How serious is our world’s plastics crisis? Plastic use didn’t really take off until about 1950. Since then, about 8.3 billion metric tonnes of the stuff have accumulated. Of that, more than 6.2 billion metric tonnes have become waste. And of that waste, 5.7 billion tonnes never made it to a recycling bin. A recent study in the peer-reviewed Science Advances reports that 91 per cent of plastics in the world are not recycled.
Each year, about 10 per cent of plastics produced end up in the ocean. There, they break down through exposure to sun, wind and water, until they become microplastics which are consumed by living organisms.
How long will it take for that plastic to break down into its constituent molecules? Estimates range from 450 years to never.
The dramatic growth in plastic pollution has led some scientists to refer to the crisis as similar in scope and urgency to climate change.
Yes, it’s that serious. So it’s good to see more governments taking or at least considering measures to curb plastic pollution. But be honest, would you have expected the Ford Conservative government to be one of them? The same government that doesn’t appear to believe in the dangers posed by climate change?
It’s true, however. This week the government announced it is weighing a ban on single-use plastics as part of a broader strategy aimed at sending less waste to landfill. It is asking the public and stakeholders for input.
The broader landfill capacity problem is, in itself, a huge challenge. Ontarians produce a metric tonne of waste per person per year. And our waste diversion rate — the degree to which waste is being kept out of landfill through recycling and other efforts — is stuck at about 30 per cent.
But making a dent in the plastics crisis would go a long way in addressing that challenge.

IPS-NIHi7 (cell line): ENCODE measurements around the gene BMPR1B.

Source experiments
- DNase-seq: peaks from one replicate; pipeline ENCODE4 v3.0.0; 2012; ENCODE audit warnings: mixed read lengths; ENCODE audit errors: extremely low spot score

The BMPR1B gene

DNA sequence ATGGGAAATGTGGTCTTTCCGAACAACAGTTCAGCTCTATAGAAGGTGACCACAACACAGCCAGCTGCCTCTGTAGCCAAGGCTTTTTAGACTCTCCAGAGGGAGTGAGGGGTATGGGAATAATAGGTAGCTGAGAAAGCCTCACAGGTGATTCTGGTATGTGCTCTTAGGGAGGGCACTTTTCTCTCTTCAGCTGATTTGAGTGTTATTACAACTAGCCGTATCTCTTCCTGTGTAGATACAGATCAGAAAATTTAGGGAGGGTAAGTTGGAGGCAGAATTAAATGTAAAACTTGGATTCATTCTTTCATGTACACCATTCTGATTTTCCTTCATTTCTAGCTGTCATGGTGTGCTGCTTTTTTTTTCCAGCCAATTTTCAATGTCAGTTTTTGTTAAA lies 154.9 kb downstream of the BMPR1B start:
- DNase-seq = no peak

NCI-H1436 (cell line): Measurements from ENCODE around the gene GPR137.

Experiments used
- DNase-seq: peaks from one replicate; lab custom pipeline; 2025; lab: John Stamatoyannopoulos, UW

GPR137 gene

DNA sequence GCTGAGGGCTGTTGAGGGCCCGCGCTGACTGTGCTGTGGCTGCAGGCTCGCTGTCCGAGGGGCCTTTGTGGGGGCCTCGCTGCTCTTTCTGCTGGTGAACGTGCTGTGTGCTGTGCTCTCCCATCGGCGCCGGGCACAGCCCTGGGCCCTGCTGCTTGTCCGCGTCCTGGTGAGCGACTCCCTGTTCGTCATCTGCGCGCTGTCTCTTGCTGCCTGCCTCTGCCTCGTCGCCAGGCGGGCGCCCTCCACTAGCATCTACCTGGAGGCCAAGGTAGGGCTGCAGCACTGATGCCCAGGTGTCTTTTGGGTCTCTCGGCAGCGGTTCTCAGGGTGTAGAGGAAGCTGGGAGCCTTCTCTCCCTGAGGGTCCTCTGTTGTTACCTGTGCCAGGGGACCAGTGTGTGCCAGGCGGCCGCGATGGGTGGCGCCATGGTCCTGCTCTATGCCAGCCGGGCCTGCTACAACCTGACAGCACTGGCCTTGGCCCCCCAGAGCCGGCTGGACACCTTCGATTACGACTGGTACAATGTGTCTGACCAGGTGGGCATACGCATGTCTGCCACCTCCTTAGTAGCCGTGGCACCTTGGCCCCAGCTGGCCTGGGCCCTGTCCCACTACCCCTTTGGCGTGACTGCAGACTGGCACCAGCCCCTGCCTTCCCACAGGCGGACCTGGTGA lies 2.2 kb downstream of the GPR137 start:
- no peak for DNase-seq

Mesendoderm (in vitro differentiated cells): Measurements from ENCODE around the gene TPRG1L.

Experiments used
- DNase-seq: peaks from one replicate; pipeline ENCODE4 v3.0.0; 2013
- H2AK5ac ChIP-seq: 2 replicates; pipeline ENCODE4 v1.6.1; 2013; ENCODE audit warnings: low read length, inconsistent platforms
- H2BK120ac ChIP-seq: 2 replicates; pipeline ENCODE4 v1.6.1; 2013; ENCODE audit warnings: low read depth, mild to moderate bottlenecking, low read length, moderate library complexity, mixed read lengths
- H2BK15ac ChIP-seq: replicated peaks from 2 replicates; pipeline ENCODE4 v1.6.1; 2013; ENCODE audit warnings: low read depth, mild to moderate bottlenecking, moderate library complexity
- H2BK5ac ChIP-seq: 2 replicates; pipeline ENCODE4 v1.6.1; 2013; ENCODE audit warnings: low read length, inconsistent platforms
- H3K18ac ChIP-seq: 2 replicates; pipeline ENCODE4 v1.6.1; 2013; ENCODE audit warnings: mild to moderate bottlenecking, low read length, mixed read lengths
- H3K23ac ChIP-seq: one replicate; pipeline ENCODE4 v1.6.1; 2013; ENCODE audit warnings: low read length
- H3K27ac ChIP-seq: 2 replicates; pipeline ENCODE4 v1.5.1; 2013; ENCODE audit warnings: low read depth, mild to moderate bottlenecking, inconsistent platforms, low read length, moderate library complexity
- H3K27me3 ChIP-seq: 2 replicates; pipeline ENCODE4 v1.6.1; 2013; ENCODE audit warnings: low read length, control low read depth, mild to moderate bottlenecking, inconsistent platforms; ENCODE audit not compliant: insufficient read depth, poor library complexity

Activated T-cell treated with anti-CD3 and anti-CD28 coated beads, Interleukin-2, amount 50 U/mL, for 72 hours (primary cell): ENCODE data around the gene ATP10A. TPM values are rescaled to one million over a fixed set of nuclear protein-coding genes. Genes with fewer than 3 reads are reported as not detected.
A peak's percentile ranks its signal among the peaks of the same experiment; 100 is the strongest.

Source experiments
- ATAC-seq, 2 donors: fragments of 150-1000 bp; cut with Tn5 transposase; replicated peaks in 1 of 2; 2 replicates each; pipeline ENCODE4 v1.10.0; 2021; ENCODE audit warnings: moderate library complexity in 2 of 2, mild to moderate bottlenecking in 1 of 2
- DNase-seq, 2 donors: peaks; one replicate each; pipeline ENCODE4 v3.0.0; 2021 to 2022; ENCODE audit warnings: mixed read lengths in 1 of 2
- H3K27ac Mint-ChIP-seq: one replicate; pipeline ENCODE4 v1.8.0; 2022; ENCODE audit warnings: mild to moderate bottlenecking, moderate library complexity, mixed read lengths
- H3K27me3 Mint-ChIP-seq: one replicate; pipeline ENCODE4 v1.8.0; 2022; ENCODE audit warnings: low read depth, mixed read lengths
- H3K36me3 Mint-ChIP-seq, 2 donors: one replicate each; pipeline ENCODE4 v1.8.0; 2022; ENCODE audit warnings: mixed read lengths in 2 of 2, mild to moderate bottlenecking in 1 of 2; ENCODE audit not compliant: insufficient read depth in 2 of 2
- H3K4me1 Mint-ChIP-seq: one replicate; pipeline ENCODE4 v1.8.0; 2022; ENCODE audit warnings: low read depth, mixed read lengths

Environment Minister Rod Phillips says: “We are essentially saying, ‘How would those work and how have they worked in other jurisdictions effectively?’ Plastics is a priority from our government’s point of view, particularly as we talk about plastics in our waterways.” It’s an especially timely observation since the government’s accompanying discussion paper points out about 10,000 metric tonnes of plastics end up in the Great Lakes every year.
What sort of things are we talking about? Plastic straws, cutlery, dishes, of course. And the big one — single-use plastic water bottles. The government probably won’t hesitate to tackle the first three, but it will take great fortitude to tackle the fourth one.
Ontario is in good company. Kenya is among a growing list of nations that have banned plastic bags, imposing steep fines and jail time on violators. France says it will ban plastic plates and cups by 2020.
Corporations are reacting to growing concern. Coca-Cola has a goal to collect and recycle the equivalent of 100 per cent of its packaging by 2030. Johnson & Johnson is switching from plastic stems on its cotton swabs to paper ones. Other multinationals have committed to converting 100 per cent to reusable, recyclable, or compostable packaging by 2025.
Fighting climate change continues to polarize and stymie us. This doesn’t have to be the same, and it’s smart for the Ford government to recognize that.